TKE spectroscopy measures the transient birefringence induced by intense THz pump pulses with weak near-IR probe pulses. It is a versatile technique and has been used to study orientation relaxation and vibrational dynamics in liquids, as well as coherent excitation of phonons, phonon-polaritons, and other quasi-particles in solids. Note that the echelon-based single-shot scheme described here is general and similar echelon-based schemes have been employed for linear THz spectroscopy[3], 2D THz spectroscopy[4], and other ultrafast optical spectroscopies[5].


The key idea of the echelon-based single-shot detection scheme is to create a "time-to-pixel" mapping such that each pixel position on the camera array represents a different pump-probe time delay, thus acquiring the entire time delayed signal in a single camera frame. This mapping is achieved by dispersing the probe pulse (800 nm) with a reflective stair-step echelon, which creates a tilted temporal wavefront in the probe beam due to the optical path length difference between adjacent steps. As a result, the probe photon arrival time at the sample varies linearly across the horizontal dimension of the beam (Figure 1a). By then imaging the surface of the echelon onto the sCMOS detector array, the time-delay signal can simply be read off the horizontal pixels of the camera, as shown in Figure 1b.

A schematic of our TKE spectrometer is shown in Figure 1c. Briefly, an off-axis parabolic (OAP) mirror is used to tightly focus the THz pulse to field strengths required for nonlinear spectroscopy. A Barlow lens system is used to focus the probe beam through a 3-mm hole on the OAP mirror. Both the THz pump and near-IR probe focuses are spatially overlapped at the front surface of the sample. The probe beam is then imaged by a horizontal and a vertical cylindrical lens to achieve the desired magnification in each dimension on the camera array.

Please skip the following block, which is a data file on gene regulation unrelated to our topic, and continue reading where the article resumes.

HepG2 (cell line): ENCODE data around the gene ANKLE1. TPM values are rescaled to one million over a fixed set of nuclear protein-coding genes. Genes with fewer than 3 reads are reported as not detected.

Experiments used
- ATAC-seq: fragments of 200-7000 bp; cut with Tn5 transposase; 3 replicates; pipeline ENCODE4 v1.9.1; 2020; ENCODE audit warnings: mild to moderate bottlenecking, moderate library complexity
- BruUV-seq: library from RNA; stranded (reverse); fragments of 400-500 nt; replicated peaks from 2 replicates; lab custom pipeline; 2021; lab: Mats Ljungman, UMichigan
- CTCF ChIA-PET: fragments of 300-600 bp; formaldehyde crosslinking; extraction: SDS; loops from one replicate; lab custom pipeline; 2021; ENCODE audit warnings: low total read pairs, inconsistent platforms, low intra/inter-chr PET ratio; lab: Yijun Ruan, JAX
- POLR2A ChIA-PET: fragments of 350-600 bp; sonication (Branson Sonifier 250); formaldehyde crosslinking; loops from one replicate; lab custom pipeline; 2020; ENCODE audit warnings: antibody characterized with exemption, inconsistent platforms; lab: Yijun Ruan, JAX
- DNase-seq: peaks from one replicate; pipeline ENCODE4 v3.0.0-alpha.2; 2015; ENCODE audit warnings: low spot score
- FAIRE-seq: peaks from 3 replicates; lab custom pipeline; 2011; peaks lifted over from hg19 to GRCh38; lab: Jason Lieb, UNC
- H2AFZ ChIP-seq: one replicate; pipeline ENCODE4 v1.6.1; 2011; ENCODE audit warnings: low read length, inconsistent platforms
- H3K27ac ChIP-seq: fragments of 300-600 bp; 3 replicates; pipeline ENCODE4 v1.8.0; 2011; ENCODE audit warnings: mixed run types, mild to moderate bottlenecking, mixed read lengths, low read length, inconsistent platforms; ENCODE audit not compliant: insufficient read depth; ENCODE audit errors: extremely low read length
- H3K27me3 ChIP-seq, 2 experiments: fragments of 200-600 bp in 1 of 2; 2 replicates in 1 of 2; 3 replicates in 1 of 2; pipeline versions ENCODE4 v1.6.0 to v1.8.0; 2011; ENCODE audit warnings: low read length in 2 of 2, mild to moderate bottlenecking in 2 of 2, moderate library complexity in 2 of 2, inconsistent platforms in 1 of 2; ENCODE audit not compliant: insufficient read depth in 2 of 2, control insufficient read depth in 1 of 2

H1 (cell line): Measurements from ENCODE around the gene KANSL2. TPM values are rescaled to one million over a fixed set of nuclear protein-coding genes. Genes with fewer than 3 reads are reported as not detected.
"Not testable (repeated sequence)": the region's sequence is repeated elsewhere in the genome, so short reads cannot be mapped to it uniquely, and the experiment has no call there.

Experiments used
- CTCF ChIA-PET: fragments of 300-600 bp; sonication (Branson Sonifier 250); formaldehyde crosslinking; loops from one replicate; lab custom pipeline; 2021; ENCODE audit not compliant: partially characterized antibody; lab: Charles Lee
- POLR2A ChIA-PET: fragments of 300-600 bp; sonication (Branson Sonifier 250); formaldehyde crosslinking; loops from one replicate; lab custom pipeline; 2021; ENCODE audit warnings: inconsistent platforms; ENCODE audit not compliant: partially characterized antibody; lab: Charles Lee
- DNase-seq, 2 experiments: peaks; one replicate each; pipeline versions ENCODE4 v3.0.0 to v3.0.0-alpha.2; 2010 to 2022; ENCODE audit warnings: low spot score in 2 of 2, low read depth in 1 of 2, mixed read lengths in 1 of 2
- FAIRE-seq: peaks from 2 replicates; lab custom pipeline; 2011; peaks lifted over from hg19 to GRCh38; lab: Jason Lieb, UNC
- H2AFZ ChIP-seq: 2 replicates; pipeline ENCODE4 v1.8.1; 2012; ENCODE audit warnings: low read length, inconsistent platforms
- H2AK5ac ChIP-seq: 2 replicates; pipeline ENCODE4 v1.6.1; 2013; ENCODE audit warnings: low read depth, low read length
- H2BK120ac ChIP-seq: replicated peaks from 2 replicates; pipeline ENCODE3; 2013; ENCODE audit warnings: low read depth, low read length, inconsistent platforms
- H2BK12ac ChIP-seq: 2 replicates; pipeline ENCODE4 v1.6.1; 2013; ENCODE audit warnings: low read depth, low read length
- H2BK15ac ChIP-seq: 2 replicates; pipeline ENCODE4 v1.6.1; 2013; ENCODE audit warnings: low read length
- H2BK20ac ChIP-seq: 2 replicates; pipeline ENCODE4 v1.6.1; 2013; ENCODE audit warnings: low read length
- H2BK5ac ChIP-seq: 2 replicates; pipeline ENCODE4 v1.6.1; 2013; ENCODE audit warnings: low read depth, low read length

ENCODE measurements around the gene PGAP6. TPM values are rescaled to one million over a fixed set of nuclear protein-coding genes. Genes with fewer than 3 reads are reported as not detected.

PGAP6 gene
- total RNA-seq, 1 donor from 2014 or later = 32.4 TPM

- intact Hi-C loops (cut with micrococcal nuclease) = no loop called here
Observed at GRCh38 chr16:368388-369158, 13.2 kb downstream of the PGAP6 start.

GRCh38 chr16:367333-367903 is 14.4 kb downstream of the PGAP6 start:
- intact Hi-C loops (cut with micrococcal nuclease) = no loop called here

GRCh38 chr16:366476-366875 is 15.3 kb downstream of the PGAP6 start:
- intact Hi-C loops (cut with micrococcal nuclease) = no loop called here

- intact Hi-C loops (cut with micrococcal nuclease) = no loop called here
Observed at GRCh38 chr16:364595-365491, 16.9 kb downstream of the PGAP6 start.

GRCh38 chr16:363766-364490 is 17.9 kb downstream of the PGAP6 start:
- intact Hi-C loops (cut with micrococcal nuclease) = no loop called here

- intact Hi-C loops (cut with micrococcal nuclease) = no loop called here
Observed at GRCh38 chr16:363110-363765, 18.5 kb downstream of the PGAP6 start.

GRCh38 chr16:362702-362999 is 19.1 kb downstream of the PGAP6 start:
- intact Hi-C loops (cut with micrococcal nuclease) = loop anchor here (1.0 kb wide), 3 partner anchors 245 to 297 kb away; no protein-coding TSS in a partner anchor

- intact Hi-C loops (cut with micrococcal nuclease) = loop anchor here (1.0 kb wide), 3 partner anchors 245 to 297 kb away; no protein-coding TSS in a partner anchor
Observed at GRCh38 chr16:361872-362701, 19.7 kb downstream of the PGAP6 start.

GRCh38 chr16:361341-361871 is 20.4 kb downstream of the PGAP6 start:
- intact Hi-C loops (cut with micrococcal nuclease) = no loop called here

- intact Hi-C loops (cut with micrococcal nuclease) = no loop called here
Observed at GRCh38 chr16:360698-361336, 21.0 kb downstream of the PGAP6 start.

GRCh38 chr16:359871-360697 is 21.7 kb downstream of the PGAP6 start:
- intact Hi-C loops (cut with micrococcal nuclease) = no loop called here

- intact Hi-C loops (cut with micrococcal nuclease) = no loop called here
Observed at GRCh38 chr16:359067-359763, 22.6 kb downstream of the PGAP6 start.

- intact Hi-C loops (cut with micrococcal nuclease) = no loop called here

The ANDOR Zyla camera is well suited for this application due to its fast frame rate with a global shutter, large well-depth, flexible binning, and excellent linearity across the full dynamic range. Using an appropriate region of interest (ROI) of the sCMOS array (80 pixels by 2560 pixels), we can achieve an externally triggered frame rate of 1 kHz on the Zyla camera, capturing every laser pulse out of the Legend Elite regenerative amplifier (1 kHz repetition rate).

To improve signal-to-noise, horizontal and vertical binning are used to transform the raw image into a 1280-by-1 array. Of note is that the excellent linearity of the Zyla camera prevents distortion of the nonlinear signal throughout data processing. The Zyla camera also enables a convenient method to image and optimize the THz focus and pump-probe overlap. A manuscript detailing this characterization tool is in preparation.

Figure 1: a) Schematic of the “time-to-pixel” mapping created by a micromachined Ni echelon. b) Raw signal from camera array with THz pump on or off. c) Imaging path for single-shot THz spectroscopy. P: polarizer; λ/4: quarter-wave plate; S: sample; CAM: camera; PD: photodiode. Blue beam: THz pulse; Red beam: 800 nm probe pulse.